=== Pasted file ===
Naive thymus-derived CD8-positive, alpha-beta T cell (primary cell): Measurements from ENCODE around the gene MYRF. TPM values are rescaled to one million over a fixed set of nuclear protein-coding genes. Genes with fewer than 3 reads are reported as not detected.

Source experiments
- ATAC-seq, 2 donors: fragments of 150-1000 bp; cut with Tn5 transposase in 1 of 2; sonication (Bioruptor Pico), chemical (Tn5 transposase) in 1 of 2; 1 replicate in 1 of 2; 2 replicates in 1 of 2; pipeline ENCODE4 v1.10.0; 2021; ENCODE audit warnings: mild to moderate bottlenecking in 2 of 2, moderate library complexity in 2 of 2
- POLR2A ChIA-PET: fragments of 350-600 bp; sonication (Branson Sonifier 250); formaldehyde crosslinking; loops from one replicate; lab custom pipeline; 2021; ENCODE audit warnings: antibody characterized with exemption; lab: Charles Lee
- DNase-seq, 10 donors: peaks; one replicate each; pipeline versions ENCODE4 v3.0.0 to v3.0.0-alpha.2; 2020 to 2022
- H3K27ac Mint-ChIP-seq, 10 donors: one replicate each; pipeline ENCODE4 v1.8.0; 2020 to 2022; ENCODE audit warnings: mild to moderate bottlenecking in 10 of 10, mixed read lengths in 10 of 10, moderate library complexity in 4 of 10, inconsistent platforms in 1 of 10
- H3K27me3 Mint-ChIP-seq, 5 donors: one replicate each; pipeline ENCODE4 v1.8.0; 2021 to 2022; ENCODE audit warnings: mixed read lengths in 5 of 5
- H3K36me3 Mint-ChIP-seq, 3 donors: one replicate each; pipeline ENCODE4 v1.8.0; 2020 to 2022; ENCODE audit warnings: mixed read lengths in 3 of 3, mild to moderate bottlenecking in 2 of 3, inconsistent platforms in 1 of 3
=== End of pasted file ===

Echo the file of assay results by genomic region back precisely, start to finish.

Naive thymus-derived CD8-positive, alpha-beta T cell (primary cell): Measurements from ENCODE around the gene MYRF. TPM values are rescaled to one million over a fixed set of nuclear protein-coding genes. Genes with fewer than 3 reads are reported as not detected.

Source experiments
- ATAC-seq, 2 donors: fragments of 150-1000 bp; cut with Tn5 transposase in 1 of 2; sonication (Bioruptor Pico), chemical (Tn5 transposase) in 1 of 2; 1 replicate in 1 of 2; 2 replicates in 1 of 2; pipeline ENCODE4 v1.10.0; 2021; ENCODE audit warnings: mild to moderate bottlenecking in 2 of 2, moderate library complexity in 2 of 2
- POLR2A ChIA-PET: fragments of 350-600 bp; sonication (Branson Sonifier 250); formaldehyde crosslinking; loops from one replicate; lab custom pipeline; 2021; ENCODE audit warnings: antibody characterized with exemption; lab: Charles Lee
- DNase-seq, 10 donors: peaks; one replicate each; pipeline versions ENCODE4 v3.0.0 to v3.0.0-alpha.2; 2020 to 2022
- H3K27ac Mint-ChIP-seq, 10 donors: one replicate each; pipeline ENCODE4 v1.8.0; 2020 to 2022; ENCODE audit warnings: mild to moderate bottlenecking in 10 of 10, mixed read lengths in 10 of 10, moderate library complexity in 4 of 10, inconsistent platforms in 1 of 10
- H3K27me3 Mint-ChIP-seq, 5 donors: one replicate each; pipeline ENCODE4 v1.8.0; 2021 to 2022; ENCODE audit warnings: mixed read lengths in 5 of 5
- H3K36me3 Mint-ChIP-seq, 3 donors: one replicate each; pipeline ENCODE4 v1.8.0; 2020 to 2022; ENCODE audit warnings: mixed read lengths in 3 of 3, mild to moderate bottlenecking in 2 of 3, inconsistent platforms in 1 of 3